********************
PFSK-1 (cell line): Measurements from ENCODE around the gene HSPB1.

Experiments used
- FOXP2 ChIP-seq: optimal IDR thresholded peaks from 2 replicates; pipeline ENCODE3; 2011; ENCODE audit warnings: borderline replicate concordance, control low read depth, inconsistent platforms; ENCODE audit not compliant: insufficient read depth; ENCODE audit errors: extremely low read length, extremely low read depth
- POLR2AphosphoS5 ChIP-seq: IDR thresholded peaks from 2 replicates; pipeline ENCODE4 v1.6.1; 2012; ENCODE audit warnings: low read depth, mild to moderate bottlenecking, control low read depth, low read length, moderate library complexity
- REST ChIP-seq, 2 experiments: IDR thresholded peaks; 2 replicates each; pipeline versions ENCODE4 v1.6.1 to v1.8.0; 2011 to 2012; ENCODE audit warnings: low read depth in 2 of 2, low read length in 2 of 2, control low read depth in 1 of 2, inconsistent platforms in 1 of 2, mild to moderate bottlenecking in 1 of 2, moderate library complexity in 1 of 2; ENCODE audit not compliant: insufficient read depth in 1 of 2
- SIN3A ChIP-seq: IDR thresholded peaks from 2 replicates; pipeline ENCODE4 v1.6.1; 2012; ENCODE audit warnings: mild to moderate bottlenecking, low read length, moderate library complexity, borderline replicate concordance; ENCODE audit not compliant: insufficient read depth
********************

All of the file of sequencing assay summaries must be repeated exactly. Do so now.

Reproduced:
PFSK-1 (cell line): Measurements from ENCODE around the gene HSPB1.

Experiments used
- FOXP2 ChIP-seq: optimal IDR thresholded peaks from 2 replicates; pipeline ENCODE3; 2011; ENCODE audit warnings: borderline replicate concordance, control low read depth, inconsistent platforms; ENCODE audit not compliant: insufficient read depth; ENCODE audit errors: extremely low read length, extremely low read depth
- POLR2AphosphoS5 ChIP-seq: IDR thresholded peaks from 2 replicates; pipeline ENCODE4 v1.6.1; 2012; ENCODE audit warnings: low read depth, mild to moderate bottlenecking, control low read depth, low read length, moderate library complexity
- REST ChIP-seq, 2 experiments: IDR thresholded peaks; 2 replicates each; pipeline versions ENCODE4 v1.6.1 to v1.8.0; 2011 to 2012; ENCODE audit warnings: low read depth in 2 of 2, low read length in 2 of 2, control low read depth in 1 of 2, inconsistent platforms in 1 of 2, mild to moderate bottlenecking in 1 of 2, moderate library complexity in 1 of 2; ENCODE audit not compliant: insufficient read depth in 1 of 2
- SIN3A ChIP-seq: IDR thresholded peaks from 2 replicates; pipeline ENCODE4 v1.6.1; 2012; ENCODE audit warnings: mild to moderate bottlenecking, low read length, moderate library complexity, borderline replicate concordance; ENCODE audit not compliant: insufficient read depth